The first 15 minutes of the film pretty much tells the audience what to expect. We start with a dream sequence of Pee-Wee as a famous singer, crooning to armies of swooning ladies. This, incidentally, sounds a lot like the fabled script for Pee-Wee 3: The Pee-Wee Herman Story. The sequence is funny and light, but a little clunky and nowhere near as demented as the dream shots from Big Adventure. Pee-Wee awakens on his farm (huh?) which is populated by animals who Pee-Wee treats as people, including his talking pig Vance. The setting is a typical farm, without much of the wackiness you would expect of Pee-Wee. Once again, some charming elements, such as cows that give chocolate milk, and Pee-Wee feeding baby birds gummy worms from his mouth feel like the old Pee-Wee, but most of the farm is wasted tedium. Pee-Wee finishes his chores, and it’s time for his date.
Man-Child Growing Pains.
Pee-Wee heads to town, where the townspeople all hate him, and we get the hint that maybe they have good reason to. He is childish and conceited, and pretty much makes them all miserable with his antics. If we’re supposed to feel for Pee-Wee as a breath of fresh air in a stuffy town, Reubens falls on his face, because by the end of the sequence, I wanted to run Pee-Wee out of town myself. This is not even covering his date.
Pee-Wee is dating the most beautiful girl in town, the school teacher, Winnie Johnson. She is kind and sweet, though unimaginative. She’s really a thoroughly decent character, but we’re supposed to feel that she is a mismatch for Pee-Wee since she doesn’t know his favorite sandwich, or see the same cloud animals he does, or let him jump on her…in front of school children. Yup, the scene gets creepy real fast, and the same is true of the whole movie. From the adoring fans of the dream, to the Donna Reid school teacher, to the sultry acrobat (Valeria Golino, of Hot Shots fame) who eventually falls for Pee-Wee, we get a strong sense that the actual title of the movie is “Pee-Wee Herman Gets Laid.” Hell, the tag line is: Hero. Lover. Legend. These are probably 3 words that describe the Pee-Wee we knew and loved the LEAST.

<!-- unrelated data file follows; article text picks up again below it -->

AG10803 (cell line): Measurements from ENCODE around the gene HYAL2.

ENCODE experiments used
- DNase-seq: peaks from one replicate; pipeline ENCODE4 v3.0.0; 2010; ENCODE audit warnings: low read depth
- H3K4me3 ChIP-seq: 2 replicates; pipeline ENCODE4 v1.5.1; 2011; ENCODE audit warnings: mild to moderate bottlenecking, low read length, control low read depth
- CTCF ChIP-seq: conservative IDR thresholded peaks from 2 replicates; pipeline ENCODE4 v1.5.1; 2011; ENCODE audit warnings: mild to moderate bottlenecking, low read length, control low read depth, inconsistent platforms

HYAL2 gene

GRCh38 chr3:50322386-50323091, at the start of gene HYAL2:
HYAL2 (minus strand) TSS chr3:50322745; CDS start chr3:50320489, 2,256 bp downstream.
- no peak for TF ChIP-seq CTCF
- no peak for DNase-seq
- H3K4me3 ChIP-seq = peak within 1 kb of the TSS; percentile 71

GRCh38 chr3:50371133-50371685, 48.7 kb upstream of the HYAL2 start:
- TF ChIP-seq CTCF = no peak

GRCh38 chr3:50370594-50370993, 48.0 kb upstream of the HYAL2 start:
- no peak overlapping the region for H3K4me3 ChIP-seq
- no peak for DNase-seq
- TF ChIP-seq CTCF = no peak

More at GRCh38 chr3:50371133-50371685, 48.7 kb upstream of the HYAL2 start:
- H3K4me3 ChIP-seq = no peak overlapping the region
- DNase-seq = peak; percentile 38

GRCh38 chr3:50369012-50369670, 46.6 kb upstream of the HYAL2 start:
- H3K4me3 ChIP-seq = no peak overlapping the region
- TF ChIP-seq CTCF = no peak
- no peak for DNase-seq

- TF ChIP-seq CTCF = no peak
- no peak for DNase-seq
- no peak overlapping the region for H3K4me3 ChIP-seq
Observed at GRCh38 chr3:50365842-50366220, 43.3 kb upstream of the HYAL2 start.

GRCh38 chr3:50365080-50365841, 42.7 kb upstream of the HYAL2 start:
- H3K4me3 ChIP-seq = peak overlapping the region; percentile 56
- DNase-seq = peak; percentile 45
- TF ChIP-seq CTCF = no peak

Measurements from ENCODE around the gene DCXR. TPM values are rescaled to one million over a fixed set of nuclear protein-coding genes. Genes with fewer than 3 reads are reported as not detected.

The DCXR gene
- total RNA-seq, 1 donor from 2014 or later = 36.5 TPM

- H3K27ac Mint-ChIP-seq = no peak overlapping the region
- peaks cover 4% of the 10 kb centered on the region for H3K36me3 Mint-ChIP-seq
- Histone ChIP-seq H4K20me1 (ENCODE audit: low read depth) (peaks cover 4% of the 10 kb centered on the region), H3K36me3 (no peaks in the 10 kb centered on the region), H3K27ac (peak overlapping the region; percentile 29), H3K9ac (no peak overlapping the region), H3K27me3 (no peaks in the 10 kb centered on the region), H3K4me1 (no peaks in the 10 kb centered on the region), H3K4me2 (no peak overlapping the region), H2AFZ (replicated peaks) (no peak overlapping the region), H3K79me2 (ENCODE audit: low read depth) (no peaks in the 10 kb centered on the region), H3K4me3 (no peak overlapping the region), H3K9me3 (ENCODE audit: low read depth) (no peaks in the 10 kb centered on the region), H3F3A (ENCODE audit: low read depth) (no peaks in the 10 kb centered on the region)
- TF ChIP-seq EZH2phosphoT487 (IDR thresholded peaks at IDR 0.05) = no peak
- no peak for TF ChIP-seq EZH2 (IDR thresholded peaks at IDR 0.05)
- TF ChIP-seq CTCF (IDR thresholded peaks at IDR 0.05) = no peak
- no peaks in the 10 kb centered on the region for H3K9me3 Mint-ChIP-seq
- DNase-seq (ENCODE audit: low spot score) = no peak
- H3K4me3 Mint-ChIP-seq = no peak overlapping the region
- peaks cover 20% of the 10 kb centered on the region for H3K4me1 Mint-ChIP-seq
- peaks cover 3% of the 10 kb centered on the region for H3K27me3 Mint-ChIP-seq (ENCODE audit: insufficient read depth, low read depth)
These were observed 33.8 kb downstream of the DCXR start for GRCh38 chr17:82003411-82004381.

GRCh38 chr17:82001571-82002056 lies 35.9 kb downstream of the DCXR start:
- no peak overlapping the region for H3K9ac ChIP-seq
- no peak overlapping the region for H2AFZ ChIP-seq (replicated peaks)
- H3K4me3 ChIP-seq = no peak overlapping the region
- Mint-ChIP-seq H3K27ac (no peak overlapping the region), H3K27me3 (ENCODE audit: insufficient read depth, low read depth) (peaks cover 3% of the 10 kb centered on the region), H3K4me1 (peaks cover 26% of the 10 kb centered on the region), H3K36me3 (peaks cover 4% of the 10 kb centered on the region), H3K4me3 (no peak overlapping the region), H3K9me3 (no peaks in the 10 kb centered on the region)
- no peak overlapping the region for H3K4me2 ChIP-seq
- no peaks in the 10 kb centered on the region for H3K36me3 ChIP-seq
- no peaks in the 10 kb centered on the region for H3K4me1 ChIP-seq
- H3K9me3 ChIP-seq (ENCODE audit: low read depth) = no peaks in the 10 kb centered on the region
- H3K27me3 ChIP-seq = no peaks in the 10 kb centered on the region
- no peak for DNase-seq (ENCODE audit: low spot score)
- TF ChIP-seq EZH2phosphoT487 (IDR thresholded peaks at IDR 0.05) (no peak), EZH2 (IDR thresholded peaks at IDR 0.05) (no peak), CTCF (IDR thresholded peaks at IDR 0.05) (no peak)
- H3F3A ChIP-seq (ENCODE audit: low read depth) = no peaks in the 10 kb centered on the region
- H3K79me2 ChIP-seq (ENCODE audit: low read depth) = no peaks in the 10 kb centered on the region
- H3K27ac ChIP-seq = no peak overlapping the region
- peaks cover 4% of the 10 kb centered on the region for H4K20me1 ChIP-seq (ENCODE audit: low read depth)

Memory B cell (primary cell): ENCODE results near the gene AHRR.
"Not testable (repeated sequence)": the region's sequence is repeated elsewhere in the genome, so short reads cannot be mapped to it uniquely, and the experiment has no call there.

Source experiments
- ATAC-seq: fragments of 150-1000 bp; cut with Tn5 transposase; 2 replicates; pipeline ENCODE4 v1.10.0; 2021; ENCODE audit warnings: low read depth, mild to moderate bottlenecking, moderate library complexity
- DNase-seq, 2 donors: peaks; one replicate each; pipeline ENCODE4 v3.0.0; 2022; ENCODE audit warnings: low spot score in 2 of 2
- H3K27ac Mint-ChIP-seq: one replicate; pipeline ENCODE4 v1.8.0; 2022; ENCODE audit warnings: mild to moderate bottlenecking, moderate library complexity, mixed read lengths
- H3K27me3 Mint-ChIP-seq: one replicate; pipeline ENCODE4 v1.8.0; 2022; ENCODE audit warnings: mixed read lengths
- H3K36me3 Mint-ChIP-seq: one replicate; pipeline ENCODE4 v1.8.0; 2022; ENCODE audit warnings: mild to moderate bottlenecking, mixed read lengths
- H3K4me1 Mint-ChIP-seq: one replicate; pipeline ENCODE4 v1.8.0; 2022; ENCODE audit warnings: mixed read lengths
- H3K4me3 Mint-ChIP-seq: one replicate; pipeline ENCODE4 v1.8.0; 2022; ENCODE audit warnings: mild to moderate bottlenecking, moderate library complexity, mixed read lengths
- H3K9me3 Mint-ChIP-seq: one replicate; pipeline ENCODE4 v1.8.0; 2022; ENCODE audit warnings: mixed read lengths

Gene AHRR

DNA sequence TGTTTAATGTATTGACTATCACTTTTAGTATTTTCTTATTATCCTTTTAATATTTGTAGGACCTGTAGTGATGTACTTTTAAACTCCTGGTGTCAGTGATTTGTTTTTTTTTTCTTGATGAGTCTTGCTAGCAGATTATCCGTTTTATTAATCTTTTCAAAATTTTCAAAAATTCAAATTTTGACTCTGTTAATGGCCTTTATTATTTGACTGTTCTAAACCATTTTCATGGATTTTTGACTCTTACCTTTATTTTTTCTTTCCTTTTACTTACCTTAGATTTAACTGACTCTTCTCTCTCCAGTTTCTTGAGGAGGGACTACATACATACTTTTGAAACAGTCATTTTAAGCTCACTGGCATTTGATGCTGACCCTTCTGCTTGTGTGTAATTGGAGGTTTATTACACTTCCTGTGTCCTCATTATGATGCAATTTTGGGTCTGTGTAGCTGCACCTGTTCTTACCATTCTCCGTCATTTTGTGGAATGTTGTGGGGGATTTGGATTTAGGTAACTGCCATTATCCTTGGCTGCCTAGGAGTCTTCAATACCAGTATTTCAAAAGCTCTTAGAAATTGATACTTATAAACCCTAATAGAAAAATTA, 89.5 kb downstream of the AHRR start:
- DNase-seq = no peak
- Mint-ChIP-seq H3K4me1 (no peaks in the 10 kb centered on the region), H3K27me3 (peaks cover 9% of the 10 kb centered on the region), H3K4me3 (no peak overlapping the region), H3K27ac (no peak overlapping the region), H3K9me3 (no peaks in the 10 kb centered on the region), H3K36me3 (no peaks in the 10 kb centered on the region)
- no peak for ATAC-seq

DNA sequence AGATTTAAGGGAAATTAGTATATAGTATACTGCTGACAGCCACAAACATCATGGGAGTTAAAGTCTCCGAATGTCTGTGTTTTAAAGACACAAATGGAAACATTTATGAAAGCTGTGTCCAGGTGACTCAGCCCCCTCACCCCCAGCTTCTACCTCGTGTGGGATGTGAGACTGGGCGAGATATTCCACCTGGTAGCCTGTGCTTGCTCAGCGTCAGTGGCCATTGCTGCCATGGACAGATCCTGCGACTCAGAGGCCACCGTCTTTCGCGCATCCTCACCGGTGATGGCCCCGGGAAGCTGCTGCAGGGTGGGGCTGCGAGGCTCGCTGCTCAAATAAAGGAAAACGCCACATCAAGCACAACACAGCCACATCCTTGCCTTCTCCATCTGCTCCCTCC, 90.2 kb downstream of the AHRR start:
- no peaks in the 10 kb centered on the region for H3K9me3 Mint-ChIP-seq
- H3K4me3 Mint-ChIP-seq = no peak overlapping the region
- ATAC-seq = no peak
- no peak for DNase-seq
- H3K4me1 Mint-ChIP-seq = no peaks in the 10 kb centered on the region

Oh, and a circus comes to town and Pee-Wee joins it. The towns people hate it, but end up loving it. Cause of reasons and stuff. Ho hum. Benicio Del Toro is a dog boy in the circus though, so cool. I guess.
Big Top Pee-Wee is a mixed bag. It is certainly a weaker film than its big brother, Big Adventure, and doesn’t even manage to capture the silly pleasure of television’s Pee-Wee’s Playhouse. It does echo some of the more adult humor of the original stage show, The Pee-Wee Herman Show, but ultimately, the decision to take Pee-Wee out of his fantasy play-land and place him into the hum-drum real world handicaps the picture from the get go. Add in the odd sexuality of the piece, and you have a film that shines in moments, but strands you with too many uncomfortable sequences, making the final product disagreeable.
One really feels that Reubens was getting tired of the role, and wanted to see Pee-Wee grow up, and become a more adult character. To have audiences appreciate HIM in a more adult and realistic manner. But we came for Pee-Wee, the delightful fantasy-land caricature, not the nuanced human being. When studios tried to show an adult Peter Pan in Hook, they skipped all the boring crap about how Peter earned his CPA (and they didn’t rub your nose in the fact that, yes, the adorable munchkin has kids, and must have had sex!!!) The movie only worked because it was about Peter coming back to fantasy land. I doubt anyone could make an enjoyable comedy about him leaving it.
Reubens has been talking off and on about two additional scripts he’s completed, and they pretty much mirror the movies that have already been made. In one, Pee-Wee’s wacky ensemble of Playhouse pals go on a zany journey, a la Big Adventure, to find a missing friend. In the other, Pee-Wee is discovered by a talent agent and sold as a singing heart-throb (think Beiber meets Elvis) to the masses, but loses his innocence and becomes a jaded mess. I hope we get to see Paul Reubens in his iconic suit and bow tie again, as he is genuinely hilarious. I just hope he learns from past mistakes and keeps Pee-Wee fanciful and care-free, instead of realistic and, well, unfunny.